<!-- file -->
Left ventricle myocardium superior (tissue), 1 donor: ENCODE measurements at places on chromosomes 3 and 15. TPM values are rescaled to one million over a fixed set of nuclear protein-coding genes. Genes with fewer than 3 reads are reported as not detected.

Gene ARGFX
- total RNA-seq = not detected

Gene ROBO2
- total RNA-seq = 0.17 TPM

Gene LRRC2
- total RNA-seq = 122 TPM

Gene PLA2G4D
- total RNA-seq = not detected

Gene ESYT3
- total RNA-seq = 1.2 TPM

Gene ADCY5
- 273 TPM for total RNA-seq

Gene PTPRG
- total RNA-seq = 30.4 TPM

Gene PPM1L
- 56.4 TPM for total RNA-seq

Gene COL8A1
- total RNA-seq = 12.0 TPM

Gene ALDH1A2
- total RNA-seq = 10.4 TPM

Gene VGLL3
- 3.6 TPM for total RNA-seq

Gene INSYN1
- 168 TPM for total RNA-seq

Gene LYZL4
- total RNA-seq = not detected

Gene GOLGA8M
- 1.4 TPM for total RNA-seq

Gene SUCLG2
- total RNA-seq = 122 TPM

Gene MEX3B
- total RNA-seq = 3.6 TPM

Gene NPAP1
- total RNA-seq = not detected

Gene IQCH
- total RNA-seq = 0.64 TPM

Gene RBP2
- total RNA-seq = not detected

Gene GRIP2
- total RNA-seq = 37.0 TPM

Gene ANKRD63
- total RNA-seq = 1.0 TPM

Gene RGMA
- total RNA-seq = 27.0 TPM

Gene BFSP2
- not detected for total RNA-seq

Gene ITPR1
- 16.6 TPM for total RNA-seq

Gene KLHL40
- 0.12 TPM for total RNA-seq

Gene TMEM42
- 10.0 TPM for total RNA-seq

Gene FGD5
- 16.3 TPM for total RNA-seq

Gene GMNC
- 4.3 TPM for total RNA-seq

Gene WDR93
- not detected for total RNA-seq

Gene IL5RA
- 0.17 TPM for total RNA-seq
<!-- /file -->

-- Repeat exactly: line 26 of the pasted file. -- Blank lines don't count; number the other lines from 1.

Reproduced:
Gene LYZL4